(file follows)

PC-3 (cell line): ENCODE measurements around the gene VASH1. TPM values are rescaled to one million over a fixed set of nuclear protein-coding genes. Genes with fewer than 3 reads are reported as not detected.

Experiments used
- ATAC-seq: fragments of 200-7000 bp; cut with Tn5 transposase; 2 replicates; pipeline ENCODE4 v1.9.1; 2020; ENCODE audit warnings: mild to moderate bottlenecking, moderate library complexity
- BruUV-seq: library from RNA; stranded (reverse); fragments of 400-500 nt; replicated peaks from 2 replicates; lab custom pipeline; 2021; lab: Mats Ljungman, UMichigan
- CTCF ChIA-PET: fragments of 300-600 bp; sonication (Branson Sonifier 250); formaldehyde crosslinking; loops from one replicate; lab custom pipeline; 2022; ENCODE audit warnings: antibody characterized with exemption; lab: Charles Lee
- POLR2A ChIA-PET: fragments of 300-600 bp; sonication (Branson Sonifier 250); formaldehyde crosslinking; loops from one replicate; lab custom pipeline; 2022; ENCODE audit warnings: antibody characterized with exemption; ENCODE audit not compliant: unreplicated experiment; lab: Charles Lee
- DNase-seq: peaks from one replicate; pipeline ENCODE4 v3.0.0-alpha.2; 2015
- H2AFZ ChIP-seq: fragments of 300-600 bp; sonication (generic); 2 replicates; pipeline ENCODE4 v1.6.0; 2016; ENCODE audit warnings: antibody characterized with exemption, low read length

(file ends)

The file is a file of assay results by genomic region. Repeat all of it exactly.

PC-3 (cell line): ENCODE measurements around the gene VASH1. TPM values are rescaled to one million over a fixed set of nuclear protein-coding genes. Genes with fewer than 3 reads are reported as not detected.

Experiments used
- ATAC-seq: fragments of 200-7000 bp; cut with Tn5 transposase; 2 replicates; pipeline ENCODE4 v1.9.1; 2020; ENCODE audit warnings: mild to moderate bottlenecking, moderate library complexity
- BruUV-seq: library from RNA; stranded (reverse); fragments of 400-500 nt; replicated peaks from 2 replicates; lab custom pipeline; 2021; lab: Mats Ljungman, UMichigan
- CTCF ChIA-PET: fragments of 300-600 bp; sonication (Branson Sonifier 250); formaldehyde crosslinking; loops from one replicate; lab custom pipeline; 2022; ENCODE audit warnings: antibody characterized with exemption; lab: Charles Lee
- POLR2A ChIA-PET: fragments of 300-600 bp; sonication (Branson Sonifier 250); formaldehyde crosslinking; loops from one replicate; lab custom pipeline; 2022; ENCODE audit warnings: antibody characterized with exemption; ENCODE audit not compliant: unreplicated experiment; lab: Charles Lee
- DNase-seq: peaks from one replicate; pipeline ENCODE4 v3.0.0-alpha.2; 2015
- H2AFZ ChIP-seq: fragments of 300-600 bp; sonication (generic); 2 replicates; pipeline ENCODE4 v1.6.0; 2016; ENCODE audit warnings: antibody characterized with exemption, low read length